Persistant drought for more than two years sent U.S. hay production down nearly 18% to 120 million tons last year producing the lowest stock level since 1974, according to Derrell Peel, livestock marketing specialist with Oklahoma State Univerisity.
The shortage across Arkansas is among the worst in the nation.
Peel said Arkansas is among eight states that saw a 30% decline in hay production last year when compared to the most recent five-year average.
Arkansas, Iowa, Kansas, Missouri, Nebraska, North and South Dakota and Wisconsin accounted for more than 61% of the national decrease last year.
A total of 21 states saw 2012 hay production down more than 20% from the five year average. Hay production in Oklahoma and Texas was up significantly from 2011 but was still down more than 30% from the 2006-2010 average, Peel reported.
The combination of reduced hay production and increased hay feeding due to drought the past two years leaves the U.S. with severely depleted forage supplies.
Total U.S.hay stocks as of Dec. 1 totaled 76.5 million tons, the lowest level since 1974.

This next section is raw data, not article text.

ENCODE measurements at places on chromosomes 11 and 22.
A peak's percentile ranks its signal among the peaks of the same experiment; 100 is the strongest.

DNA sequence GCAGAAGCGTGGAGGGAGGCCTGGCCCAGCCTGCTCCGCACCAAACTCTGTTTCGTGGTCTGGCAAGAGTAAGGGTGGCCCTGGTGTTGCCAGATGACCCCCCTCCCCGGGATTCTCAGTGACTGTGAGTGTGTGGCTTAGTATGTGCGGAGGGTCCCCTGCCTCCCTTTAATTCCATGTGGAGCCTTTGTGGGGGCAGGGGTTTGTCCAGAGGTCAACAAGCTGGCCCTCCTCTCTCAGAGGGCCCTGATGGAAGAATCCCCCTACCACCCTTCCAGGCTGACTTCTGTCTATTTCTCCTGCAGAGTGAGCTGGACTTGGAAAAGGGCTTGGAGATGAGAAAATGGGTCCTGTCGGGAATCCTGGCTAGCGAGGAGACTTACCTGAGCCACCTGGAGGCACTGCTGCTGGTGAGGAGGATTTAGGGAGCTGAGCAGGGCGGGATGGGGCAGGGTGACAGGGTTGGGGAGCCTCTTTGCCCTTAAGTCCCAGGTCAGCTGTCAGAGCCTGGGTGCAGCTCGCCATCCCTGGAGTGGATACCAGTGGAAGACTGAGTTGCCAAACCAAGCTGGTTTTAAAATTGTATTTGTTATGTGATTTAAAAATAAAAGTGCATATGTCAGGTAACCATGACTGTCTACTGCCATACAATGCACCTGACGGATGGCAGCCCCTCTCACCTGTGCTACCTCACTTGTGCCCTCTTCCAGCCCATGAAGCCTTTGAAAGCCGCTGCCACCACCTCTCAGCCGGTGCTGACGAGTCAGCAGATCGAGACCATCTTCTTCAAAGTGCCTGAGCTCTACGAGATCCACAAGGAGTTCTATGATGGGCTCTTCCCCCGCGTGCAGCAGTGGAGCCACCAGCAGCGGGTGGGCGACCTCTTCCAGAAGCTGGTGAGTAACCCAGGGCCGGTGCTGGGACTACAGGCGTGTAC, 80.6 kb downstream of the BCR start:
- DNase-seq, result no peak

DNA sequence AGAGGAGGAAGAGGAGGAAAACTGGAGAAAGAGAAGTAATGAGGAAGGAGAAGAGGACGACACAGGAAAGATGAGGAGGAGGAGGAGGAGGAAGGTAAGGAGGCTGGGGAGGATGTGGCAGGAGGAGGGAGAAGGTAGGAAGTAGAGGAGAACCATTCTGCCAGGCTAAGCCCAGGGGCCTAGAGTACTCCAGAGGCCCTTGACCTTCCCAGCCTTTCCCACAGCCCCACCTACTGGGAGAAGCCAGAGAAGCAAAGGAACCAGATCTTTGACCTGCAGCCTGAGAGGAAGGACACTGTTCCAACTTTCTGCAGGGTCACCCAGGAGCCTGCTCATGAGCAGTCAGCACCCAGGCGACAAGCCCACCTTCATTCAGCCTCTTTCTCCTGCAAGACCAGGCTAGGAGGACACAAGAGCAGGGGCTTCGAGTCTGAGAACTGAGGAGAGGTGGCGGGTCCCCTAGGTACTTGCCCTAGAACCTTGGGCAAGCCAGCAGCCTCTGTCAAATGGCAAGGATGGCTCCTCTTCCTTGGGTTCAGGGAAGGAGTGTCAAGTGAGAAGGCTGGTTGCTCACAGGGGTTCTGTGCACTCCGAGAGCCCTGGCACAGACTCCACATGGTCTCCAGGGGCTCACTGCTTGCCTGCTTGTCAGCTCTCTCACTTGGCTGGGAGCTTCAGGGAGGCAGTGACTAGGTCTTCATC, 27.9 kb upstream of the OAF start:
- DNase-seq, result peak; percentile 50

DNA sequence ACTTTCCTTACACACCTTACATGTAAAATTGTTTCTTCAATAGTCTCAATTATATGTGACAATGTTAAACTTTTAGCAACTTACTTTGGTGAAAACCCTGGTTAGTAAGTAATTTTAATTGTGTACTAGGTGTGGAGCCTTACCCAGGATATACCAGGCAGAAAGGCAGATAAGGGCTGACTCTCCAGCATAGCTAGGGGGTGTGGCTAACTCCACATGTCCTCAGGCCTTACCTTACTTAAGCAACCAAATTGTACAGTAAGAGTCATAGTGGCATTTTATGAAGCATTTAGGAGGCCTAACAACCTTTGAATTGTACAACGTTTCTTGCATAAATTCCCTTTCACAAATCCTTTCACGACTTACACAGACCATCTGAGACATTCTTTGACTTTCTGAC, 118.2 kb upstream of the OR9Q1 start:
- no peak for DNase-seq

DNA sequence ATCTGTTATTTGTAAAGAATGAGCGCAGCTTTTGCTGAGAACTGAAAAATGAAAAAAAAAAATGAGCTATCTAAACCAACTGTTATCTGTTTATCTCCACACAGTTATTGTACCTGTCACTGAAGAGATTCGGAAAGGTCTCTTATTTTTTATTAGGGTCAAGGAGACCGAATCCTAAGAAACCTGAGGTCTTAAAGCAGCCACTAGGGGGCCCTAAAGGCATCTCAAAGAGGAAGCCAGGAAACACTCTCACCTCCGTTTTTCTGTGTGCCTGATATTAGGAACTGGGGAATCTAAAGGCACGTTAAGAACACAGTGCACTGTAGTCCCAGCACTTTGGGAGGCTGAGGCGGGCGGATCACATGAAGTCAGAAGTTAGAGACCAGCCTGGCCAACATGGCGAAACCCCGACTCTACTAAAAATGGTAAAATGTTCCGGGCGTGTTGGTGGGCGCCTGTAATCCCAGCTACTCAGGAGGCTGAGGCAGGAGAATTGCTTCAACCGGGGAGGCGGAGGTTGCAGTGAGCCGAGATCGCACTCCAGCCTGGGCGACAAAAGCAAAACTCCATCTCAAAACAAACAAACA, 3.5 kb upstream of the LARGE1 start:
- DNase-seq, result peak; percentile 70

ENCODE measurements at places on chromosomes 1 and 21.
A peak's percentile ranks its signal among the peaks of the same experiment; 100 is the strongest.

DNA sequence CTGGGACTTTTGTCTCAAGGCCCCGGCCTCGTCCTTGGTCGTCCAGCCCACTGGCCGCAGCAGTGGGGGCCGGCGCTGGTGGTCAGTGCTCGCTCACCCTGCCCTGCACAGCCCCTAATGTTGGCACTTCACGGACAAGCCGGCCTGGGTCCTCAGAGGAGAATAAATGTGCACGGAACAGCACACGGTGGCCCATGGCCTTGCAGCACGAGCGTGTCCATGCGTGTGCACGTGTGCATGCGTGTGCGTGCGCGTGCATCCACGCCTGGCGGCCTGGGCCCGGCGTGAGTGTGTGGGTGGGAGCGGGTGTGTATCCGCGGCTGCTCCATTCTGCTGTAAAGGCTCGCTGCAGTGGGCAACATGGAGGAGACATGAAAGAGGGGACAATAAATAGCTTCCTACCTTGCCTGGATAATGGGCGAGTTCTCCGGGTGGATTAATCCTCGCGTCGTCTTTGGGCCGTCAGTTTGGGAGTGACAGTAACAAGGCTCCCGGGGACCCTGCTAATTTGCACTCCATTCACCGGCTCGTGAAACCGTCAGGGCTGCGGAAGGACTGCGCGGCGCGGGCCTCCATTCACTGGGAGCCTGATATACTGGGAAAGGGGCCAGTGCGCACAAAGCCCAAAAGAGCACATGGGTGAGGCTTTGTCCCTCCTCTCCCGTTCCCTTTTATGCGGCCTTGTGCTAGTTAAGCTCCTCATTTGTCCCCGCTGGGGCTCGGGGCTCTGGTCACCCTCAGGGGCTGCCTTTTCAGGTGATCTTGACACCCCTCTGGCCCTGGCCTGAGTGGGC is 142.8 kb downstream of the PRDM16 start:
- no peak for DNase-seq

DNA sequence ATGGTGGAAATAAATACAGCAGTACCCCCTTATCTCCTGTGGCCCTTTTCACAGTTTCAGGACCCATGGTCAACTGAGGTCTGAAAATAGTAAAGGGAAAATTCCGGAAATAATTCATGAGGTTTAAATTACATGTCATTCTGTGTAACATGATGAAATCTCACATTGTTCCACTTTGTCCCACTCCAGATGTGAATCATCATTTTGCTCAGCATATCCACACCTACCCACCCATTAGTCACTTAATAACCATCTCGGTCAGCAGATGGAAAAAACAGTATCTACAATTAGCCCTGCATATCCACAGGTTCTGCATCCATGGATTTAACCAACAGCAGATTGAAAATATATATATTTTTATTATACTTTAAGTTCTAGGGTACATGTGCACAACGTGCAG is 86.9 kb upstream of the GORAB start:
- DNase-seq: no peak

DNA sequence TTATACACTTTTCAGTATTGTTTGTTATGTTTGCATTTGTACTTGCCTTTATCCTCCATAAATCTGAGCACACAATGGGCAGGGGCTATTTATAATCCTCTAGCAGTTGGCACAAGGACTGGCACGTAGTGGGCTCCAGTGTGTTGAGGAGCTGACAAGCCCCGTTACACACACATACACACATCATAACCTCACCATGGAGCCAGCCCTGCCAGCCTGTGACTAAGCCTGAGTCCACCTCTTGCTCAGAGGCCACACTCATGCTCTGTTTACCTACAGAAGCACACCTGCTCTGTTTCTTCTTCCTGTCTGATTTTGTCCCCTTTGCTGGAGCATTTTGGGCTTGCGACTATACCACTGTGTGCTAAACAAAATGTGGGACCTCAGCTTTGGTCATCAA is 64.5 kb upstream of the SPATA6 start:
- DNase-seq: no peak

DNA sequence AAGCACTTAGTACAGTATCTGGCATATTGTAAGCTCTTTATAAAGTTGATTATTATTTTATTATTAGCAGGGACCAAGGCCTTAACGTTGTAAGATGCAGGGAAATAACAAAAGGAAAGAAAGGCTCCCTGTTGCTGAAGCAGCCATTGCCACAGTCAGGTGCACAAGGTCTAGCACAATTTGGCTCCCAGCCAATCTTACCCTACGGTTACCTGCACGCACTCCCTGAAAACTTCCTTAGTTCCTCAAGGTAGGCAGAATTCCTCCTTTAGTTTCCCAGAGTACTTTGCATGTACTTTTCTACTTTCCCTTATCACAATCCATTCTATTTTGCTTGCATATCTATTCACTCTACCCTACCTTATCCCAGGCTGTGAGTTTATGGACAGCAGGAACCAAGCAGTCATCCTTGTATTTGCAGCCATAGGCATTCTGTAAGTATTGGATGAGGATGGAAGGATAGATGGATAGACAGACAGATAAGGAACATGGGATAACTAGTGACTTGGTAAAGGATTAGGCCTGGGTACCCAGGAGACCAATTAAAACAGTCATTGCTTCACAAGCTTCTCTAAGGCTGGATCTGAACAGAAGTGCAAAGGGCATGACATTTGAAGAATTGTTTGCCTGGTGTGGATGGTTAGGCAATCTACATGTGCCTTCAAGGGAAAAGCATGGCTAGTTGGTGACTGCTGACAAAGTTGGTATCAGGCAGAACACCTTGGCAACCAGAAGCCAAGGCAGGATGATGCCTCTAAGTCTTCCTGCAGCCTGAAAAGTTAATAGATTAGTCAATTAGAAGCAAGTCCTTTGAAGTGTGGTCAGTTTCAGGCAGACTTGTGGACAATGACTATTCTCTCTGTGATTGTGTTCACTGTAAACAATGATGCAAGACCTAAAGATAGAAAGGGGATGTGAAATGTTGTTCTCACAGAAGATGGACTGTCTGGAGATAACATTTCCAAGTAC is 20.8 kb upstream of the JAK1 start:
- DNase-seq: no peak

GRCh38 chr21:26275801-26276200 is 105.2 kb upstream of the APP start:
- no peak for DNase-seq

Hay stocks are down 25.5% from the 2006-2010 five year average. The reduction is severe in many state, including Arkansas. Arkansas and Michigan had Dec. 1 stock levels down 55% from the 2006-2010 average.
Iowa, Kansas, South Dakota, Wisconsin and Wyoming all had Dec. 1 stock levels down more 40% from the five year average.
Arizona, Missouri, Ohio, Oklahoma, and Texas all had Dec. 1 hay stock levels down more than 30% from the five year average stock level.
Peel said pasture conditions in most regions are similarly poor.
“Anecdotal indications are that crop aftermath, especially corn stalks, have been heavily used this winter to provide critical feed resources for cattle. The latest Climate Prediction Center forecast for drought conditions indicates little improvement in much of the country through the forecast period to the end of April,” Peel notes.
He said If drought conditions extend into spring the impact on cattle is likely to be severe and will no doubt lead to another significant round of cow herd liquidation beginning in the second quarter of the year.